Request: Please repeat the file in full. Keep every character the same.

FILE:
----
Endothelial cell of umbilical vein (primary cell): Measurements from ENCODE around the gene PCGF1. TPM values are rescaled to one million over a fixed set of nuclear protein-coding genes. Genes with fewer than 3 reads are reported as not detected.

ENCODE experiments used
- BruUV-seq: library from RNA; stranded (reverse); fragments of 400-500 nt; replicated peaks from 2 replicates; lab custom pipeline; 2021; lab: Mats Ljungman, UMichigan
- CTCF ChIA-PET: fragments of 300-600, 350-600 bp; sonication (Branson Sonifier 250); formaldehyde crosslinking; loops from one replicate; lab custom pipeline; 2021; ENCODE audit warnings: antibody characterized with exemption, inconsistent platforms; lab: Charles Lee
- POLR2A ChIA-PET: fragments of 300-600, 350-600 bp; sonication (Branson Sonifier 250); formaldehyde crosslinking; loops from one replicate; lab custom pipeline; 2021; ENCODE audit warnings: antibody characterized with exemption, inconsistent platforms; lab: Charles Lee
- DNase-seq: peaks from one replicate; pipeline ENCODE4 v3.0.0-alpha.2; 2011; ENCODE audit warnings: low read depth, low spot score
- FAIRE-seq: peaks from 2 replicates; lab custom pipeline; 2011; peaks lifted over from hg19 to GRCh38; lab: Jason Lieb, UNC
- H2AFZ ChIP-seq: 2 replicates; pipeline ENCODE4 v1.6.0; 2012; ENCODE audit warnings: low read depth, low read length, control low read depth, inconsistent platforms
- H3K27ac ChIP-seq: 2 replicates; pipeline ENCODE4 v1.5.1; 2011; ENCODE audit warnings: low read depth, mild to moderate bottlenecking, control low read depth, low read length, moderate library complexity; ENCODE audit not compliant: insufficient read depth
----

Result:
Endothelial cell of umbilical vein (primary cell): Measurements from ENCODE around the gene PCGF1. TPM values are rescaled to one million over a fixed set of nuclear protein-coding genes. Genes with fewer than 3 reads are reported as not detected.

ENCODE experiments used
- BruUV-seq: library from RNA; stranded (reverse); fragments of 400-500 nt; replicated peaks from 2 replicates; lab custom pipeline; 2021; lab: Mats Ljungman, UMichigan
- CTCF ChIA-PET: fragments of 300-600, 350-600 bp; sonication (Branson Sonifier 250); formaldehyde crosslinking; loops from one replicate; lab custom pipeline; 2021; ENCODE audit warnings: antibody characterized with exemption, inconsistent platforms; lab: Charles Lee
- POLR2A ChIA-PET: fragments of 300-600, 350-600 bp; sonication (Branson Sonifier 250); formaldehyde crosslinking; loops from one replicate; lab custom pipeline; 2021; ENCODE audit warnings: antibody characterized with exemption, inconsistent platforms; lab: Charles Lee
- DNase-seq: peaks from one replicate; pipeline ENCODE4 v3.0.0-alpha.2; 2011; ENCODE audit warnings: low read depth, low spot score
- FAIRE-seq: peaks from 2 replicates; lab custom pipeline; 2011; peaks lifted over from hg19 to GRCh38; lab: Jason Lieb, UNC
- H2AFZ ChIP-seq: 2 replicates; pipeline ENCODE4 v1.6.0; 2012; ENCODE audit warnings: low read depth, low read length, control low read depth, inconsistent platforms
- H3K27ac ChIP-seq: 2 replicates; pipeline ENCODE4 v1.5.1; 2011; ENCODE audit warnings: low read depth, mild to moderate bottlenecking, control low read depth, low read length, moderate library complexity; ENCODE audit not compliant: insufficient read depth